POV-Ray : Documentation : Radiosity with conventional lighting
  POV-Ray 3.6 Documentation Online View Introduction Radiosity without conventional lighting Radiosity with conventional lighting

The pictures here introduce combined conventional/radiosity lighting. Later on you can also find examples for pure radiosity illumination.

The following settings are default, the result will be the same with an empty radiosity block:

  global_settings {
    radiosity {
      pretrace_start 0.08
      pretrace_end   0.04
      count 35

      nearest_count 5
      error_bound 1.8
      recursion_limit 3

      low_error_factor 0.5
      gray_threshold 0.0
      minimum_reuse 0.015
      brightness 1

      adc_bailout 0.01/2

The following pictures are rendered with default settings and are made to introduce the sample scene.

All objects except the sky have an ambient finish of 0.

The ambient 1 finish of the blue sky makes it functioning as some kind of diffuse light source. This leads to a bluish touch of the whole scene in the radiosity version.
no radiosity radiosity (default settings) difference w/o radiosity

You can see that radiosity much affects the shadowed parts when applied combined with conventional lighting.

Changing brightness changes the intensity of radiosity effects. brightness 0 would be the same as without radiosity. brightness 1 should work correctly in most cases, if effects are too strong you can reduce this. Larger values lead to quite strange results in most cases.
brightness 0.5 brightness 1.0 brightness 2.0

Changing the recursion_limit value leads to the following results, second line are difference to default (recursion_limit 3):
recursion_limit 1 recursion_limit 2 recursion_limit 5
recursion_limit 1 (difference) recursion_limit 2 (difference) recursion_limit 5 (difference)

You can see that higher values than the default of 3 do not lead to much better results in such a quite simple scene. In most cases values of 1 or 2 are sufficient.

The error_bound value mainly affects the structures of the shadows. Values larger than the default of 1.8 do not have much effects, they make the shadows even flatter. Extremely low values can lead to very good results, but the rendering time can become very long. For the following samples recursion_limit 1 is used.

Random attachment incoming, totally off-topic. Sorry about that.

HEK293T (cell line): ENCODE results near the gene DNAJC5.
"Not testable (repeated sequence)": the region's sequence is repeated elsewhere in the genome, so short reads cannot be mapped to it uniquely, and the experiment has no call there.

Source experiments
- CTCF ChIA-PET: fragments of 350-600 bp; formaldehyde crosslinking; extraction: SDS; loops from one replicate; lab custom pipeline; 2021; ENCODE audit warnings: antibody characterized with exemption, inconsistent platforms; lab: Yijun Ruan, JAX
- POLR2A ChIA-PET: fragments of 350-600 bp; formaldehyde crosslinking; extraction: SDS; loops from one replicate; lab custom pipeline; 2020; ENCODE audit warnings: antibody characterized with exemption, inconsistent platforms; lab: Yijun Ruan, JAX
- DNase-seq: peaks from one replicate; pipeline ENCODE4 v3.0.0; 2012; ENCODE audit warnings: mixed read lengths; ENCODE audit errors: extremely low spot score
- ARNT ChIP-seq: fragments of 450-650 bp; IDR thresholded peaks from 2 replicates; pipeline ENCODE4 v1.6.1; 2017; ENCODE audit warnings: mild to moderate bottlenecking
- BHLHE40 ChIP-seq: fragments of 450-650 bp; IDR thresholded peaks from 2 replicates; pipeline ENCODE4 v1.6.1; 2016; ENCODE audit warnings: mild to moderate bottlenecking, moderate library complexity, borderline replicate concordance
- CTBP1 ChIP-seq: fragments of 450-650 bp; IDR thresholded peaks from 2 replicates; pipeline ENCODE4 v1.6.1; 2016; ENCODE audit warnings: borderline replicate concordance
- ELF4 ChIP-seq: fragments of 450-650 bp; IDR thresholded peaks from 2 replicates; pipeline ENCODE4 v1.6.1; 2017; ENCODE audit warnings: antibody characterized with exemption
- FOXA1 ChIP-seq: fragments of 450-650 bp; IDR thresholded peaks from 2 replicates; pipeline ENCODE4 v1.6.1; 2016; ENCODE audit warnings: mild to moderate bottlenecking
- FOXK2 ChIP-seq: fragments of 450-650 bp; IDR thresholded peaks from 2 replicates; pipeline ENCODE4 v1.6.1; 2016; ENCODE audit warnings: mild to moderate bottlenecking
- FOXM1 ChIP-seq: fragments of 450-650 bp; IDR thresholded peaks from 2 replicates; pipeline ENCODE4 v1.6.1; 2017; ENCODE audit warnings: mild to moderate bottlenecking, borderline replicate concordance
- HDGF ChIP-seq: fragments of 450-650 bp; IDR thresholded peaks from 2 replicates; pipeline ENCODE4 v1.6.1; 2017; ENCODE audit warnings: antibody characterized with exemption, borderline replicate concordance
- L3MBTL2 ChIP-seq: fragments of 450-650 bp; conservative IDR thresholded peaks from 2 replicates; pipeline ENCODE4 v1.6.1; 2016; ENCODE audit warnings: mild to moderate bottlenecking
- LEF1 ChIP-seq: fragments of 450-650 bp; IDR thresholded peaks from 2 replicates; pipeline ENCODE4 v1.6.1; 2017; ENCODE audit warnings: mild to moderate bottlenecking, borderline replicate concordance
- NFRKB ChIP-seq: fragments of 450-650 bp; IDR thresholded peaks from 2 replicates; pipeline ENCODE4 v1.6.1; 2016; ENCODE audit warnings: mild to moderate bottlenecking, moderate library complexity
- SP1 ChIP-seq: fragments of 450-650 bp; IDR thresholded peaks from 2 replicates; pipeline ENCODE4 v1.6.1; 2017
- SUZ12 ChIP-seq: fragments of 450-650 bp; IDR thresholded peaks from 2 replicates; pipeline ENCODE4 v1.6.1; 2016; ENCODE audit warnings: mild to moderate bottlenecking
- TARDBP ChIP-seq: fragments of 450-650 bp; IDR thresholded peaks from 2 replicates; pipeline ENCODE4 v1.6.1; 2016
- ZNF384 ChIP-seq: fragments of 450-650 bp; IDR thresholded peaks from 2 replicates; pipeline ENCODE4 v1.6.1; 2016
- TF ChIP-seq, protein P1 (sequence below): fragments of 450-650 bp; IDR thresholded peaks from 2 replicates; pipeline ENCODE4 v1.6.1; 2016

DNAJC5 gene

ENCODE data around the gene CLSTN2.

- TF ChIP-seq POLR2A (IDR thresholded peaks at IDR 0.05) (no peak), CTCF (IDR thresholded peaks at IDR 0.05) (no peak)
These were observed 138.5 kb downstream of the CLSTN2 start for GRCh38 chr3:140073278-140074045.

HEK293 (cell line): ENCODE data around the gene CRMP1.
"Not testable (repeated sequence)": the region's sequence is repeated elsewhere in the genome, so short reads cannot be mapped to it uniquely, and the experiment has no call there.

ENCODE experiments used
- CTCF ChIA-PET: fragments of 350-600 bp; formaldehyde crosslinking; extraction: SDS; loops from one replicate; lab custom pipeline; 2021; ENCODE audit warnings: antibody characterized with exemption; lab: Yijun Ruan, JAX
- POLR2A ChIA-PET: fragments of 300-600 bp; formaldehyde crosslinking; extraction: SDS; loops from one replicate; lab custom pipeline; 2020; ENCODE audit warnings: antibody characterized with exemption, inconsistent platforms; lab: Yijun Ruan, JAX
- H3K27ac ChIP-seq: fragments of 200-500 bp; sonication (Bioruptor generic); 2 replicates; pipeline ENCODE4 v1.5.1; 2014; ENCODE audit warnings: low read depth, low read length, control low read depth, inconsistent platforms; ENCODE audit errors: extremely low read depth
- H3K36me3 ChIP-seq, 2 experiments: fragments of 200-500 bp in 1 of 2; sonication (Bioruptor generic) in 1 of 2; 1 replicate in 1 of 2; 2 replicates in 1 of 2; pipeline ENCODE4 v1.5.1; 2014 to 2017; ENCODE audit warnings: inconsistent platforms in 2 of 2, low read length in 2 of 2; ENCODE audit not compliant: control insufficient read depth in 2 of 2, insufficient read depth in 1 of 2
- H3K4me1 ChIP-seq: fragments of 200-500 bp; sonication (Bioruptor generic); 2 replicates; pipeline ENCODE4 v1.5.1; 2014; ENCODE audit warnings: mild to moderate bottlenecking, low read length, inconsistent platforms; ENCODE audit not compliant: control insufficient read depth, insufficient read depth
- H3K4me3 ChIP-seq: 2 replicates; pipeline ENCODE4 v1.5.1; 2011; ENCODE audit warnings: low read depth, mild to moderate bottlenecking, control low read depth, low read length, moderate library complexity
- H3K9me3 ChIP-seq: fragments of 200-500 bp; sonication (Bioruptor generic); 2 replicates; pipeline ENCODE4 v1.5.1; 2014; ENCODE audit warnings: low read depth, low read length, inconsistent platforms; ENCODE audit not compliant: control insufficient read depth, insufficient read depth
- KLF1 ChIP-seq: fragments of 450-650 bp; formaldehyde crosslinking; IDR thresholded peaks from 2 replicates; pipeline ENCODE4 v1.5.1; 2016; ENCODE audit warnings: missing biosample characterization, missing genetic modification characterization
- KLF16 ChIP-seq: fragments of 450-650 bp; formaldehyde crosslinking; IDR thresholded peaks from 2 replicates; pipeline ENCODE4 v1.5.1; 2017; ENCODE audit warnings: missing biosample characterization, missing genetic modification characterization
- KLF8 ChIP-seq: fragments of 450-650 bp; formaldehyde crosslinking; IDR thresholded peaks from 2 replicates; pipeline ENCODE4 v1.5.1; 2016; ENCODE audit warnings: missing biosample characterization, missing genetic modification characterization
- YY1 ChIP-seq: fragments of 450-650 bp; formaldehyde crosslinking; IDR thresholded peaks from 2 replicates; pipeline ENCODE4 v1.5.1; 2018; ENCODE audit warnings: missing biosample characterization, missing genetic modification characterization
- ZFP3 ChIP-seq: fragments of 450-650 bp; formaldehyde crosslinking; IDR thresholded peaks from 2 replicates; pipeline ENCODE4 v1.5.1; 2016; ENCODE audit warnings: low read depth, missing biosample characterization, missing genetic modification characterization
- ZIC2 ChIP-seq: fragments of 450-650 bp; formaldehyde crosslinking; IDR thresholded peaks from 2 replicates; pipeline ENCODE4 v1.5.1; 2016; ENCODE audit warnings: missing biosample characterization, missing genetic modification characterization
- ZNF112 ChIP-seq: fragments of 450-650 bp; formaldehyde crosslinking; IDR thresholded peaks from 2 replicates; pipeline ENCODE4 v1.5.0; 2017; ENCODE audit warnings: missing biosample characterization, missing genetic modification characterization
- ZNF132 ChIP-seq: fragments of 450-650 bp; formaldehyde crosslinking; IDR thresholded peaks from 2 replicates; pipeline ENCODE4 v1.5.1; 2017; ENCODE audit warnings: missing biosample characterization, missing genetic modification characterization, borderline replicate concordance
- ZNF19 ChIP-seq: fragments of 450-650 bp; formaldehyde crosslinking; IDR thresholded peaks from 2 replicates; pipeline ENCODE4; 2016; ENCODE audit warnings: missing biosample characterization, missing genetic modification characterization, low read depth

error_bound 0.01 error_bound 0.5 error_bound 1.0
error_bound 0.01 (difference) error_bound 0.5 (difference) error_bound 1.0 (difference)

Somewhat related to error_bound is low_error_factor. It reduces error_bound during the last pretrace step. Changing this can be useful to eliminate artefacts.
low_error_factor 0.01 low_error_factor 0.5 low_error_factor 1.0
low_error_factor 0.01 (difference)   low_error_factor 1.0 (difference)

The next samples use recursion_limit 1 and error_bound 0.2. These 3 pictures illustrate the effect of count. It is a general quality and accuracy parameter leading to higher quality and slower rendering at higher values.
count 2 count 35 (default) count 300

Another parameter that affects quality is nearest_count. You can use values from 1 to 20, default is 5:
nearest_count 1 nearest_count 5 nearest_count 10

Again higher values lead to less artefacts and smoother appearance but slower rendering.

minimum_reuse influences whether previous radiosity samples are reused during calculation. It also affects quality and smoothness.
minimum_reuse 0.2 minimum_reuse 0.015 minimum_reuse 0.005
minimum_reuse 0.2 (difference)   minimum_reuse 0.005 (difference)

Another important value is pretrace_end. It specifies how many pretrace steps are calculated and thereby strongly influences the speed. Usually lower values lead to better quality, but it is important to keep this in good relation to error_bound.
pretrace_end 0.2 pretrace_end 0.04 pretrace_end 0.002

Strongly related to pretrace_end is always_sample. Normally even in the final trace additional radiosity samples are taken. You can avoid this by adding always_sample off. That is especially useful if you load previously calculated radiosity data with load_file.
always_sample on always_sample off always_sample off (difference)

The effect of max_sample is similar to brightness. It does not reduce the radiosity effect in general but weakens samples with brightness above the specified value.
max_sample 0.5 max_sample 0.8 default

You can strongly affect things with the objects' finishes. In fact that is the most important thing about radiosity. Normal objects should have ambient finish 0 which is not default in POV-Ray and therefore needs to be specified. Objects with ambient > 0 actually emit light.

Default finish values used until now are diffuse 0.65 ambient 0.
diffuse 0.65 ambient 0.2 diffuse 0.4 ambient 0 diffuse 1.0 ambient 0

Finally you can vary the sky in outdoor radiosity scenes. In all these examples it is implemented with a sphere object. finish { ambient 1 diffuse 0 } was used until now. The following pictures show some variations:
ambient 0 diffuse 1 ambient 0 diffuse 0 (no sky) yellow-blue gradient

More about "finishes" Introduction Radiosity without conventional lighting

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